Jan 312010

The Prodigal God by Timothy Keller. This book, by a unique Presbyterian minister, is a deep look at the parable of the prodigal son from a traditional Christian perspective. It’s a short work, but brings wonderful and deep insights into understanding this parable.

For example, while much is always made of the tremendous grace and love of the father in the parable forgiving his wayward son. But less is usually made of the “good” son who remains faithful. I Keller’s mind, this son is actually the primary focus of the parable. Self-righteousness and moral strictness are actually a GREATER danger to our spirituality than laxity and rebellion. The sinful and rebellious son realizes his mistake and is welcomed back into his father’s presence. But does the self-righteous son ever get over his anger and return to the party? Jesus leaves us not knowing. And his words are directed at the pharisees listening, and the the pharisees of our own day.

The self-righteous son never really loved his father. He keeps to society’s conventions and rules only for self interest. He hopes to inherit his fathers wealth, and the return of his brother is not at all welcome.

Before this parable, Jesus has told to others, the lost sheep and the lost coin, in which someone goes out to search for the missing. And who should have been searching for the prodigal son? By right, and by love, that should have been his older brother. But the brother stayed safely at home, comfortable in his own righteousness, like so many religious people before and since.  Keller’s insights on this problem are keen.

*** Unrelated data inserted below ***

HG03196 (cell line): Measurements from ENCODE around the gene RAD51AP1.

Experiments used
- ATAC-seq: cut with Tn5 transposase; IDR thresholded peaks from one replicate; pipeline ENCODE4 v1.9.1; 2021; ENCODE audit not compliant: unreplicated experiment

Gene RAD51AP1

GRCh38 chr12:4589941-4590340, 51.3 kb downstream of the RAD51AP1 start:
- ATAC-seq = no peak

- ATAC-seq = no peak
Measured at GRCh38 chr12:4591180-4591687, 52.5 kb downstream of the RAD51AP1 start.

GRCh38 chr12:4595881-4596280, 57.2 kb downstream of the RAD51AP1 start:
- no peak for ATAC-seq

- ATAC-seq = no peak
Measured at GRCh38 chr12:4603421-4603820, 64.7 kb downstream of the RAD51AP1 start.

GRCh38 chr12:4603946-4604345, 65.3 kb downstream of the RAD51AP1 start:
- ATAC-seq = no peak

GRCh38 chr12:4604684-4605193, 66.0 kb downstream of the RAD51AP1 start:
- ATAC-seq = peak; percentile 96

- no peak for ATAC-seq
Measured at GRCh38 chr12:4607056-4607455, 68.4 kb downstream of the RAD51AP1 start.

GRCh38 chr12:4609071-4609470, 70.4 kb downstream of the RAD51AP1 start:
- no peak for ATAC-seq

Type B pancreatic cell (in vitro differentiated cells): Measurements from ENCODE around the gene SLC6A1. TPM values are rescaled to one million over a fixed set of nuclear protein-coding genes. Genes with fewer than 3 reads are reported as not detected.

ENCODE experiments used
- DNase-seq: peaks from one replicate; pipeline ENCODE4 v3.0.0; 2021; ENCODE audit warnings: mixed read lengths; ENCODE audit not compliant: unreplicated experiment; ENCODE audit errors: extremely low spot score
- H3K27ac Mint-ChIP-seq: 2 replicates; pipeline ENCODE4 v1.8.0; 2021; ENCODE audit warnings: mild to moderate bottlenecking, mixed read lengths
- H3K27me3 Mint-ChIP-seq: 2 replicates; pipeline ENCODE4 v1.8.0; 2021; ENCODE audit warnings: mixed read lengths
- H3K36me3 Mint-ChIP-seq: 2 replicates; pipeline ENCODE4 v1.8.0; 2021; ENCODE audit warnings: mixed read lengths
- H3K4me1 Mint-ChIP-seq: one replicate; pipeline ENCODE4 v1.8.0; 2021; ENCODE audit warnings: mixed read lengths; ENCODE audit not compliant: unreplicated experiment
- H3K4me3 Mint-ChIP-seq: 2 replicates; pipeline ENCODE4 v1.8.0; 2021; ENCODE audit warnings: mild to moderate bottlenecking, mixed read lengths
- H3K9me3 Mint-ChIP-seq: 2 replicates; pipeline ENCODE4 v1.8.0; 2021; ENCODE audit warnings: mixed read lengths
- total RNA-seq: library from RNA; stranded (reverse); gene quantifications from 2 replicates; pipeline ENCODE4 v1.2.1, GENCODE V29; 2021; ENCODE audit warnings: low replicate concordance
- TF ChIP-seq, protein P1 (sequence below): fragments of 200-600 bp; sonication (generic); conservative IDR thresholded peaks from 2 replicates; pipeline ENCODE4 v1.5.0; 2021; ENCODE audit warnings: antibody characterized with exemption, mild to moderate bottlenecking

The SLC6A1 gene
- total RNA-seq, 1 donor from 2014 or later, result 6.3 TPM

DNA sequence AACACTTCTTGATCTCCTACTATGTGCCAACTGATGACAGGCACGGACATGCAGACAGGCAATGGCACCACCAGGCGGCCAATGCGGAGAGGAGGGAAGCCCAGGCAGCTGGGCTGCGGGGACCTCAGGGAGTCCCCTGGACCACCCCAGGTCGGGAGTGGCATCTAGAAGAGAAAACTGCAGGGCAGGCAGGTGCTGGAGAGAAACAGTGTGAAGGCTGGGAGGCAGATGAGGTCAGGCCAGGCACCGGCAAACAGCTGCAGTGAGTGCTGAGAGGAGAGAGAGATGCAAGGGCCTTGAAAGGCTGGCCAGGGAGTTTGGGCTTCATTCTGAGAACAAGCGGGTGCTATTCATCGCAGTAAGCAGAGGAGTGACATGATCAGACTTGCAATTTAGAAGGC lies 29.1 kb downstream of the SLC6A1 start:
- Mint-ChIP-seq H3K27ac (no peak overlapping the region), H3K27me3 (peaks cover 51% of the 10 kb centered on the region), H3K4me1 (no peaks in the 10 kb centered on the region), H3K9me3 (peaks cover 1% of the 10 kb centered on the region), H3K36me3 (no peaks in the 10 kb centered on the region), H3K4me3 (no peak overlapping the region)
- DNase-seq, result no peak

Jesus’ teaching consistently attracted the irreligious while offending the Bible-believing, religious people of his day. However, in the main, our churches today to not have this effect. The kind of outsiders Jesus attracted are not attracted to contemporary churches, even our most avant-garde ones.  We tend to draw conservative, buttoned-down, moralistic people. The licentious and liberated or broken and marginal avoid church. That can  only mean one thing. If the preaching of our ministers and the practice of our parishioners do not have the same effect on people that Jesus had, then we must not be declaring the same message that Jesus did. If our churches aren’t appealing to younger brothers, then they must be more full of elder brothers than we’d like to think.

Although Keller puts his conclusions in more traditional Christian terminology, the fact is that both the rebellion of the younger brother and the self-righteousness of the older brother can be traps and manifestations of the ego. In integral terms, the younger brother is pre-conventional and the older brother is conventional. Neither is post-conventional. Neither has overcome their own small selves to reach divine grace.

The book is an excellent examination of the traps of religiosity, from a Christian perspective.

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